Accounting Red Flags the Easy Way
Use cash flow to detect creative
news when one of your holdings reduces its earnings forecasts, or
actually reports earnings below expectations. Such events usually
trigger a substantial share price drop.
some investors go to great lengths to detect “red flags” warning of
future earnings shortfalls. But that kind of analysis entails taking
calculator in hand and digging into financial statements. Many investors
don’t have the time it takes to perform a detailed financial statement
analysis. Here’s the good news: there is an easier way by comparing cash
flow to net income.
Let me define
the problem before getting to the details.
Firms often experience fast growth during their early years. During
these heady times, everybody involved assumes that the strong growth
will continue indefinitely and the stock price invariably reflects those
expectations. But eventually the firm begins to saturate its market and
the growth rate falters.
growth slowdown will sink the share price, some managers resort to
creative measures to mask the falloff. For instance, they may encourage
customers to order unneeded products by offering longer payment terms
(e.g. one-year instead of the usual 60 days), a practice known as
“channel stuffing.” Another way to stimulate demand is to cut
prices. Of course reducing prices without corresponding cost savings
decreases profit margins and hence earnings. But that result can be
masked by inflating inventory dollar values, which increases margins.
jinks leave tracks. Channel stuffing increases accounts receivable
(monies owed by customers) levels since customers are taking longer to
pay. Profit margin manipulation abnormally increases inventory values.
Savvy investors detect these shenanigans by watching for unusual
increases in accounts receivable or inventory levels. But there is an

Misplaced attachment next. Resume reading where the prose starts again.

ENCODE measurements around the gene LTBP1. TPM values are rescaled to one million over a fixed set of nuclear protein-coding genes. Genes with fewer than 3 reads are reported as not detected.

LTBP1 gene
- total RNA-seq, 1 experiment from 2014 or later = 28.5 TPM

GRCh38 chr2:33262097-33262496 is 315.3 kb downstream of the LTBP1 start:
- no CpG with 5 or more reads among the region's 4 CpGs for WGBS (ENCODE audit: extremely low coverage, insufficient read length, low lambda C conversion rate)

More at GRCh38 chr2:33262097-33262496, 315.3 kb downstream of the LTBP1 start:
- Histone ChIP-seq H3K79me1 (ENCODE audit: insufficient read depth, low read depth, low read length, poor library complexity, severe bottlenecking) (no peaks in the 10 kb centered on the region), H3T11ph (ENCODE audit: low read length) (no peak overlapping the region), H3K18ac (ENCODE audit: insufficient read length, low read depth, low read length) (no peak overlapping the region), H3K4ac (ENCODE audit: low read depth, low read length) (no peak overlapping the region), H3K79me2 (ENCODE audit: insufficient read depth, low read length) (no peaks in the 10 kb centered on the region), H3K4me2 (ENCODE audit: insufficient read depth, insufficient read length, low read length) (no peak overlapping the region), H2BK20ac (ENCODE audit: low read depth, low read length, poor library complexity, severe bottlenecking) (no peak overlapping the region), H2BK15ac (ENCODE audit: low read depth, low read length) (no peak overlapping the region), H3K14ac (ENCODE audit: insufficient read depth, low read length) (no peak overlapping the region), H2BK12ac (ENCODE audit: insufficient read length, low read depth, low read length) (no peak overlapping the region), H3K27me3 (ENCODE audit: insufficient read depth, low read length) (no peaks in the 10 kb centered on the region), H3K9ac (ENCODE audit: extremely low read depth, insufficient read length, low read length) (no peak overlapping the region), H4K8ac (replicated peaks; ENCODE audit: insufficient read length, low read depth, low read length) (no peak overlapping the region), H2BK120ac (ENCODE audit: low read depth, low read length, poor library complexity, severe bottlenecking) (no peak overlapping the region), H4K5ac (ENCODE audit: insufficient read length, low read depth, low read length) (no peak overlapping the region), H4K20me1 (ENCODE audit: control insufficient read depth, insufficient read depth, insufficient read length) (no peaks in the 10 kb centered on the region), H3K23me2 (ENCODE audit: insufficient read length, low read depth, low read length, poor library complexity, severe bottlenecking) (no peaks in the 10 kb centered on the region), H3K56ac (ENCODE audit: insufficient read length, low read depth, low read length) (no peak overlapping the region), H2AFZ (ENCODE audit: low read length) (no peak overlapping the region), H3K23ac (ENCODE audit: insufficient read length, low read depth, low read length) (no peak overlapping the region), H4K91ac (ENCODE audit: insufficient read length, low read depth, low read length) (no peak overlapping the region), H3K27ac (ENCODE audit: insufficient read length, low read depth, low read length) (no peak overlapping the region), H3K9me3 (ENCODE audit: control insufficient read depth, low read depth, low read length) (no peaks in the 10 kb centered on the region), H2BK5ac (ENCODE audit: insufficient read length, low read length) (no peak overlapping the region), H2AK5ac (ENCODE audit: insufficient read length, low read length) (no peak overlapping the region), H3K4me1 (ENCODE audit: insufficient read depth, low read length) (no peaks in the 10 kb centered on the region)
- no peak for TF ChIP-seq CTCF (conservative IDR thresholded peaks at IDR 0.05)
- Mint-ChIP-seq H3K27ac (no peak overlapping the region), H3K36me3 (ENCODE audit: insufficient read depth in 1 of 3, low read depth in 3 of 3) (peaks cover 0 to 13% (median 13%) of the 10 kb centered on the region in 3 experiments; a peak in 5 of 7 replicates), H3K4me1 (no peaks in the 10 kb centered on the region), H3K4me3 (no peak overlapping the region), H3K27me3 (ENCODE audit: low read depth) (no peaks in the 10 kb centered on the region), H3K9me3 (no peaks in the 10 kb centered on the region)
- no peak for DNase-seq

explain, but you first need to know a couple of definitions.
accounting hanky panky that I described earlier increases earnings, but
not cash flow. For example, extended terms means that the company
isn’t receiving its usual payments from customers.
Net Income to Cash Flow
Recent academic research found that you could detect these accounting
tricks by simply comparing net income to operating cash flow, instead of
digging into the details. What you’re looking for are instances where
net income increases, but cash flow doesn't. You can find both figures
on the cash flow statement. Here’s how to do it.
quarterly cash flows are volatile, the analysis works best using annual
numbers. Morningstar’s new 10-years financial report is ideally suited
to the task. The report shows condensed versions of a firm’s income
statement, cash flow statement, and balance sheet, in separate columns
for each of its last 10 fiscal years.
camera maker Concord Camera (ticker symbol LENS) to explain the process.
From Morningstar’s home page (www.morningstar.com),
get a price quote, select Financials
(10-years), and then scroll past the income statement to the cash
flow statement. There, net income is the top line, and cash from
operations is four lines down.
wasn’t consistently profitable until its 1998 fiscal year (June 1998)
when it reported earnings of $6 million. Earnings rose to $7.7 million
in 1999 and then shot up to $19.6 million in fiscal 2000. But operating
cash flow told a different story, falling 45 percent in fiscal 2000 from
1999. That was a red flag, since earnings more than doubled, but cash
worked! Earnings turned into losses the next year. Concord filed its
June 2000 annual report on August 30, 2000. You would have had plenty of
time to analyze the report before Concord’s share price peaked near
$40 in mid-October. Earnings shortfalls drove it down to the $5 range a
few months later.
similar examples for outsource manufacturer Jabil
Technologies and software maker Autodesk.
occurrence of rising earnings combined with falling cash flow doesn't
necessarily imply accounting shenanigans. Accounts receivables could
increase because customers don’t have the cash to pay. An unforeseen
sales slowdown could push inventory levels up. However, these events
could also foretell an earnings slowdown.
take my word for it. Morningstar’s report format makes it easy to look
up your own stocks and determine whether the correlation between rising
earnings and falling cash flow signals future earnings declines. You
don’t even need a calculator.